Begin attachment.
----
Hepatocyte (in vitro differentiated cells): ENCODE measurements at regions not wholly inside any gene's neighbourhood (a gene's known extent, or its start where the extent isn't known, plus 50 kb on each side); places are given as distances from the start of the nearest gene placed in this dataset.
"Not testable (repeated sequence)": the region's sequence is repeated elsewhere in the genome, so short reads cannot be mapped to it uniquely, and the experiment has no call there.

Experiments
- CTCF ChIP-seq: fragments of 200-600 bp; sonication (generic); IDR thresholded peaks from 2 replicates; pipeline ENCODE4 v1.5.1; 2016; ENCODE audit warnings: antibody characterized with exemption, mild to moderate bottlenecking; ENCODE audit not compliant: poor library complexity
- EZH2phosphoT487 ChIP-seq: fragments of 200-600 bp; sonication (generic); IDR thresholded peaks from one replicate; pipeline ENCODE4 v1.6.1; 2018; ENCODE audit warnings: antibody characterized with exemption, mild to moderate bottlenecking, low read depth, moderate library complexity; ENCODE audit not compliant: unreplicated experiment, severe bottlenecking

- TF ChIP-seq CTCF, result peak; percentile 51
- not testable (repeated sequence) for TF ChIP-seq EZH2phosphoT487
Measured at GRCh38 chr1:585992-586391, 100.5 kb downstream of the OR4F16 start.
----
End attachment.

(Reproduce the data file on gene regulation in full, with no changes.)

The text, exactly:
Hepatocyte (in vitro differentiated cells): ENCODE measurements at regions not wholly inside any gene's neighbourhood (a gene's known extent, or its start where the extent isn't known, plus 50 kb on each side); places are given as distances from the start of the nearest gene placed in this dataset.
"Not testable (repeated sequence)": the region's sequence is repeated elsewhere in the genome, so short reads cannot be mapped to it uniquely, and the experiment has no call there.

Experiments
- CTCF ChIP-seq: fragments of 200-600 bp; sonication (generic); IDR thresholded peaks from 2 replicates; pipeline ENCODE4 v1.5.1; 2016; ENCODE audit warnings: antibody characterized with exemption, mild to moderate bottlenecking; ENCODE audit not compliant: poor library complexity
- EZH2phosphoT487 ChIP-seq: fragments of 200-600 bp; sonication (generic); IDR thresholded peaks from one replicate; pipeline ENCODE4 v1.6.1; 2018; ENCODE audit warnings: antibody characterized with exemption, mild to moderate bottlenecking, low read depth, moderate library complexity; ENCODE audit not compliant: unreplicated experiment, severe bottlenecking

- TF ChIP-seq CTCF, result peak; percentile 51
- not testable (repeated sequence) for TF ChIP-seq EZH2phosphoT487
Measured at GRCh38 chr1:585992-586391, 100.5 kb downstream of the OR4F16 start.